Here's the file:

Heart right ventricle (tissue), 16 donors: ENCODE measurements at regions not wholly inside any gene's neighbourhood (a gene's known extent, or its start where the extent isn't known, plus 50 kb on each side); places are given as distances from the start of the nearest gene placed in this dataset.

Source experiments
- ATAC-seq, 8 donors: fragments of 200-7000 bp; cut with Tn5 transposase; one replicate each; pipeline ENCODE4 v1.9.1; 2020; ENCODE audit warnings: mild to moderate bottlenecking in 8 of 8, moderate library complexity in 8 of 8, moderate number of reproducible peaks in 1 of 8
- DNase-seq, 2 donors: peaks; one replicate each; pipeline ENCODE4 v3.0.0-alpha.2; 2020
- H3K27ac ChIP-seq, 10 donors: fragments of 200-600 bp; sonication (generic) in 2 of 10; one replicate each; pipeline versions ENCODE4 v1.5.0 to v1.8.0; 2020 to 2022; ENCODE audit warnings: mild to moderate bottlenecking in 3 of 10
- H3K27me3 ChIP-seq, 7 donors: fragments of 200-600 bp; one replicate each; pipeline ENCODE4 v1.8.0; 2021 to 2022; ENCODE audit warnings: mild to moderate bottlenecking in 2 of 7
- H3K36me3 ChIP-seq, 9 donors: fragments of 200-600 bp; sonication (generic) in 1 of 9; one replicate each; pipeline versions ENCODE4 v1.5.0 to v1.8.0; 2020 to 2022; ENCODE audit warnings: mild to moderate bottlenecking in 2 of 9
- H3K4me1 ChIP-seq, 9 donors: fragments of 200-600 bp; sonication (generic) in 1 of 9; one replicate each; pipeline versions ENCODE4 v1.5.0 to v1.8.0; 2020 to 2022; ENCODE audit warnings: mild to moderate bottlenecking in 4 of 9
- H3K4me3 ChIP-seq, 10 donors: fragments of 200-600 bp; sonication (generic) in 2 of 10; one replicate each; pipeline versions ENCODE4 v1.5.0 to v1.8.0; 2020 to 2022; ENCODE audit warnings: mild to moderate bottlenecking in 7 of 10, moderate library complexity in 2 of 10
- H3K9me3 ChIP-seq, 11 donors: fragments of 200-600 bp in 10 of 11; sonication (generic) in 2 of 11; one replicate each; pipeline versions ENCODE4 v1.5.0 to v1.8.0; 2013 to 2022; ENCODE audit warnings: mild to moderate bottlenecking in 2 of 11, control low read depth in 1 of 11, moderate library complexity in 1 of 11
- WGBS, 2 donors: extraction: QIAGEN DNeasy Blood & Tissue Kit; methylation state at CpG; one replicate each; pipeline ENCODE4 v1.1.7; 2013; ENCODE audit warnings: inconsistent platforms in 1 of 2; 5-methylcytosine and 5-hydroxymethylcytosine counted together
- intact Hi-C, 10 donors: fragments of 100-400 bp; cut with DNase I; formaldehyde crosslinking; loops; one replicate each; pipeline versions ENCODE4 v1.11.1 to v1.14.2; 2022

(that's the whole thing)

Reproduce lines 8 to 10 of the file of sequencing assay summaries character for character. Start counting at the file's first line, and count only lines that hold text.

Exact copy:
- H3K4me1 ChIP-seq, 9 donors: fragments of 200-600 bp; sonication (generic) in 1 of 9; one replicate each; pipeline versions ENCODE4 v1.5.0 to v1.8.0; 2020 to 2022; ENCODE audit warnings: mild to moderate bottlenecking in 4 of 9
- H3K4me3 ChIP-seq, 10 donors: fragments of 200-600 bp; sonication (generic) in 2 of 10; one replicate each; pipeline versions ENCODE4 v1.5.0 to v1.8.0; 2020 to 2022; ENCODE audit warnings: mild to moderate bottlenecking in 7 of 10, moderate library complexity in 2 of 10
- H3K9me3 ChIP-seq, 11 donors: fragments of 200-600 bp in 10 of 11; sonication (generic) in 2 of 11; one replicate each; pipeline versions ENCODE4 v1.5.0 to v1.8.0; 2013 to 2022; ENCODE audit warnings: mild to moderate bottlenecking in 2 of 11, control low read depth in 1 of 11, moderate library complexity in 1 of 11